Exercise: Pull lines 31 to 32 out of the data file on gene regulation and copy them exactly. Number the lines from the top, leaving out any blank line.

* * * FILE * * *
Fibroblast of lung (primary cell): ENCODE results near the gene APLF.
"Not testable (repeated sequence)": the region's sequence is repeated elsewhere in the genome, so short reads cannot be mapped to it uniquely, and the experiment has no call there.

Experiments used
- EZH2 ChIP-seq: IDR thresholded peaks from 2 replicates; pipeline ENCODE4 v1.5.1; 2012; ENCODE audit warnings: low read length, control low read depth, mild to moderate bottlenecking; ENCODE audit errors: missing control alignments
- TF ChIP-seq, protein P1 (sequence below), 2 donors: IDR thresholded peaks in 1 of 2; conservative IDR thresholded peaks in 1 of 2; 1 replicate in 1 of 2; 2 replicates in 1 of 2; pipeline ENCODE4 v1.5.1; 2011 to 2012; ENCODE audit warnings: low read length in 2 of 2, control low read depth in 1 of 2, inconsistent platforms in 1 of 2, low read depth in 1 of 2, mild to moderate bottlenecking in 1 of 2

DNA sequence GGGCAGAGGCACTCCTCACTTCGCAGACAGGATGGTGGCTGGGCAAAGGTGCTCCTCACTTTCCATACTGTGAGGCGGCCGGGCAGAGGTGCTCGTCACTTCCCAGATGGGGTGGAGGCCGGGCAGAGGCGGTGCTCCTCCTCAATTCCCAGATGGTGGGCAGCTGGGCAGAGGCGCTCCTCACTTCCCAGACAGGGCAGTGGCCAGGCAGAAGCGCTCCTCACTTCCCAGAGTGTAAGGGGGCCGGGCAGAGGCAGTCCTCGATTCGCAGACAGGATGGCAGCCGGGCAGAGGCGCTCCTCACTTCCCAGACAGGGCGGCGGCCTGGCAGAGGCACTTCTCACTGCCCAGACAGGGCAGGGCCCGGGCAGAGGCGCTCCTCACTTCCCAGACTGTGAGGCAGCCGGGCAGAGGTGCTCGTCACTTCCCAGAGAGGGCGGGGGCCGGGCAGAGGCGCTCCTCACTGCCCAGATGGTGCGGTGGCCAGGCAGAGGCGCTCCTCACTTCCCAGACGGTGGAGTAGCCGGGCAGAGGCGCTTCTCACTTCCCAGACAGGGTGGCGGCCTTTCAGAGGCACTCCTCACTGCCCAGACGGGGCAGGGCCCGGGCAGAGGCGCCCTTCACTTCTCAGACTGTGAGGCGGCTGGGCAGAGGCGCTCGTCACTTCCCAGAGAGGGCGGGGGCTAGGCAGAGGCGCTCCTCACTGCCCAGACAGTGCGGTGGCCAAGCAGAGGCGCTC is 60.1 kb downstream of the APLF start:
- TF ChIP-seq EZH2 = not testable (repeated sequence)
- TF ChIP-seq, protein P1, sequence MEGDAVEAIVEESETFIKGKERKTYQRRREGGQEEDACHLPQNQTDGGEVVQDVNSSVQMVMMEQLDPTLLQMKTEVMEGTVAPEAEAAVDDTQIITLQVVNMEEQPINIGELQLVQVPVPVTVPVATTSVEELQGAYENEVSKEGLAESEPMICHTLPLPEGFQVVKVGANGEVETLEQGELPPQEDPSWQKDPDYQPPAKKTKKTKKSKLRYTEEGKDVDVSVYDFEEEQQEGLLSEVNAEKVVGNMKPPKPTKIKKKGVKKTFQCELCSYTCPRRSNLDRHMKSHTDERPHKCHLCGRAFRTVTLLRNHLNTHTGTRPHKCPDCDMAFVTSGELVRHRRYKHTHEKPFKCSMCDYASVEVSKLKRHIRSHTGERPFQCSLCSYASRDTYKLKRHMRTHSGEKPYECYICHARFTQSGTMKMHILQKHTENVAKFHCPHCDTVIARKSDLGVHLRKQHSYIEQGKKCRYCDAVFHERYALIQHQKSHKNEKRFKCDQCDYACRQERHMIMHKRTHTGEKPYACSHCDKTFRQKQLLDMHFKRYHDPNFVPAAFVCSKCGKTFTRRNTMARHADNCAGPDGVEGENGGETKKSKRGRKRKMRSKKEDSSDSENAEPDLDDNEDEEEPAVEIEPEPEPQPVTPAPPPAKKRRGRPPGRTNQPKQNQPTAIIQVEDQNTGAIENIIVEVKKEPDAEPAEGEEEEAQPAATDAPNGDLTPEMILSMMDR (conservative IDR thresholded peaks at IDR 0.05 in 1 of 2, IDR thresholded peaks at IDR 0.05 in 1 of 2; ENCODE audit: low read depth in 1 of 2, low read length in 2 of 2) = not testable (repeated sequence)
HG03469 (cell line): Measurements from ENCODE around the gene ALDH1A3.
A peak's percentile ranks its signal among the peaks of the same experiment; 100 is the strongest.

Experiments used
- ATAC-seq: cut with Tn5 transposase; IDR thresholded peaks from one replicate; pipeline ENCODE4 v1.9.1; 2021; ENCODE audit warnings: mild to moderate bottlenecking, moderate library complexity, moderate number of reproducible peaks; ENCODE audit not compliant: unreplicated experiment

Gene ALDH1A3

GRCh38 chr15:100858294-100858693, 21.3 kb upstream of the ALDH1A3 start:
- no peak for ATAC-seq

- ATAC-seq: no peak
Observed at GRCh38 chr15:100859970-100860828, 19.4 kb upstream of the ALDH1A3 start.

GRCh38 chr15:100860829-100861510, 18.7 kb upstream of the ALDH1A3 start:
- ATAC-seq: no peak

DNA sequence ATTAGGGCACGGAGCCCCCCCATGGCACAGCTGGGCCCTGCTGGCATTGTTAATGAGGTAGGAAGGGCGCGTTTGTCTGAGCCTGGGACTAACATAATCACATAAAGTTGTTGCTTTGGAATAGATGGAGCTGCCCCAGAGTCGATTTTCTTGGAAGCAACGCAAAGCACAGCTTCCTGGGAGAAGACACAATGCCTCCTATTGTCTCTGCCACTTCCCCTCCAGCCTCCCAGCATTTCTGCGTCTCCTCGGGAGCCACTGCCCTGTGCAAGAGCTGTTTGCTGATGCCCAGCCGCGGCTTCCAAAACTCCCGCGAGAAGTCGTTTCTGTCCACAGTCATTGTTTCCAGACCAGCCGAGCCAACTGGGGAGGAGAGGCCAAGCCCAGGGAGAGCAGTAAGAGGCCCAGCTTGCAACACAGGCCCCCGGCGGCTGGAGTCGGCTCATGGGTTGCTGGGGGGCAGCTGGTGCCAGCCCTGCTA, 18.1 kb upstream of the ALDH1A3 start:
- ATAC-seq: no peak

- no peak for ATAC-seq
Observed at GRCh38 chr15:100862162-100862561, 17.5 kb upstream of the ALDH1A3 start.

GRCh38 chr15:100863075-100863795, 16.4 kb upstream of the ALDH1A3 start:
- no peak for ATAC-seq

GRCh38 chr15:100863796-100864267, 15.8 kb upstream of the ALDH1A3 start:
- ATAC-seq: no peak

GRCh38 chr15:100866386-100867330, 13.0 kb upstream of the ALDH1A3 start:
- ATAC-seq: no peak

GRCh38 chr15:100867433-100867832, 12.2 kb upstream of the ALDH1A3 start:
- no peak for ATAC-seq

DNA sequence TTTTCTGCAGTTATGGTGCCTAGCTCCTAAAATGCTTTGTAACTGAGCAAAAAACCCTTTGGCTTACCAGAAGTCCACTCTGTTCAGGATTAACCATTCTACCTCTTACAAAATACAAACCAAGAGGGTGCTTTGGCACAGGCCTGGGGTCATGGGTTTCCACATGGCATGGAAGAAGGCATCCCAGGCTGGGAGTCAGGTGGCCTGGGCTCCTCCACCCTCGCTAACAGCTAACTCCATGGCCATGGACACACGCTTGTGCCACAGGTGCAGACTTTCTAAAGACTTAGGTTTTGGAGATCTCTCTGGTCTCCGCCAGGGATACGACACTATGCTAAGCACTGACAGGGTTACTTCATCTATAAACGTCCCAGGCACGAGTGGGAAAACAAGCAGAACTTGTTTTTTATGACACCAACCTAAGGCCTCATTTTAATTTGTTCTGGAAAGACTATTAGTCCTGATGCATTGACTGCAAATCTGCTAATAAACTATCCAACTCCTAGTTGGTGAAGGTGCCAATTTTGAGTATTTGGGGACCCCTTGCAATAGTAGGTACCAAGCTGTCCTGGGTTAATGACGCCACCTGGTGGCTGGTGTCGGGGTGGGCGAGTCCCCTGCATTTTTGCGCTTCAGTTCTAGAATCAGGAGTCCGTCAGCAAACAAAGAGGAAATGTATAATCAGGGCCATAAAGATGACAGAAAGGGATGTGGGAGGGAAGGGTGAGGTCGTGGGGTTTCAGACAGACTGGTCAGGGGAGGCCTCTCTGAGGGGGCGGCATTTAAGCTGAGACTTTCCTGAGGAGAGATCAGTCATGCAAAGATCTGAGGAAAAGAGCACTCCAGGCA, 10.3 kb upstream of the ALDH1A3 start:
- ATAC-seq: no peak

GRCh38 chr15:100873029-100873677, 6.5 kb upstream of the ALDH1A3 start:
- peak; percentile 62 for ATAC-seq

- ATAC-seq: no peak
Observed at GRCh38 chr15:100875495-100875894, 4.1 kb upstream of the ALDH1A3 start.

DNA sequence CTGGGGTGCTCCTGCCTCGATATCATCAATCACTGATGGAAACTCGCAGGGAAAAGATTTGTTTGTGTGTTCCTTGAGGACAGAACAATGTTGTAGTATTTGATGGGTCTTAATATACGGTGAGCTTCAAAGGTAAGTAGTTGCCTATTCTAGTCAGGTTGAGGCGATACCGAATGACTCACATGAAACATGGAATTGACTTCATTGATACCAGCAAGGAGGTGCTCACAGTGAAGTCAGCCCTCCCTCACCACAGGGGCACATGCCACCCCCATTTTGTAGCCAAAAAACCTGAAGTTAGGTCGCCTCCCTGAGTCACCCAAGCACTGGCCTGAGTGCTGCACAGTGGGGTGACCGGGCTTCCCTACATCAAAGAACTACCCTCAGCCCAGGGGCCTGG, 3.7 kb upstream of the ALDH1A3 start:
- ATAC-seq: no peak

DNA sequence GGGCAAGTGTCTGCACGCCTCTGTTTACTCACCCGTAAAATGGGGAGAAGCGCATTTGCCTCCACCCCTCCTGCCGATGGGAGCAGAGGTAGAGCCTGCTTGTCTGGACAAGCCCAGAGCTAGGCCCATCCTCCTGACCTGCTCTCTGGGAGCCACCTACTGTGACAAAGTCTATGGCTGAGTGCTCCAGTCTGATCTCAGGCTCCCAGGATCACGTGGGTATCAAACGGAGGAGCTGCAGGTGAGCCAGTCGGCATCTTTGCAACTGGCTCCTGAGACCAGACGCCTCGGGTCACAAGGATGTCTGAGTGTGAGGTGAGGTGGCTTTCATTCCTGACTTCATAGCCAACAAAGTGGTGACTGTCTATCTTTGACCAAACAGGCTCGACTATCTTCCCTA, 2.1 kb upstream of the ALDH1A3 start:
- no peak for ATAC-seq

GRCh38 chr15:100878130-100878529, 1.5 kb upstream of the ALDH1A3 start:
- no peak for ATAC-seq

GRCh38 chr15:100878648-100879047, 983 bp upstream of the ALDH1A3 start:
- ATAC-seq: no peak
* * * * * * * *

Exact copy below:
- no peak for ATAC-seq

DNA sequence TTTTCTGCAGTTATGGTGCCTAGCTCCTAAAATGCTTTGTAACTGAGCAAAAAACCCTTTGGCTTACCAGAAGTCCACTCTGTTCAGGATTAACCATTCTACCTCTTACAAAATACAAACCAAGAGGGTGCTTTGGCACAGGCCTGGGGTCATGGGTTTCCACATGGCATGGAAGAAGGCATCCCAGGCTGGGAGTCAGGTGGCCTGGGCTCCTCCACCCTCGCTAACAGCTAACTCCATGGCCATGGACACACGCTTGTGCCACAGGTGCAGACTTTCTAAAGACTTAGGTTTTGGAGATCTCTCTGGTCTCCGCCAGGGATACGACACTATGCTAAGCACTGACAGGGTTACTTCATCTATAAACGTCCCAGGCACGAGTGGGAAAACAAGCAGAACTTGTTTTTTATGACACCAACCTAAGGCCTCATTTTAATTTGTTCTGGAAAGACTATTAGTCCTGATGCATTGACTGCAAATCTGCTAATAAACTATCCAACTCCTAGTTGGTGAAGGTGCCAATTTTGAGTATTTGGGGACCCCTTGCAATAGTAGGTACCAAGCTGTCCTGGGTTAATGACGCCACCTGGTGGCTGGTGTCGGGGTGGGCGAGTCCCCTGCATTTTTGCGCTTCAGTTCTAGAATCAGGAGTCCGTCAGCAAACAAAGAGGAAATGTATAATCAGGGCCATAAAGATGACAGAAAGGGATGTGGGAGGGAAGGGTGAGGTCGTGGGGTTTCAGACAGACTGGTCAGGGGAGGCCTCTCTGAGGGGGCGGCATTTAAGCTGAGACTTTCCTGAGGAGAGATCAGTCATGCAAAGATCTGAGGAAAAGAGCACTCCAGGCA, 10.3 kb upstream of the ALDH1A3 start: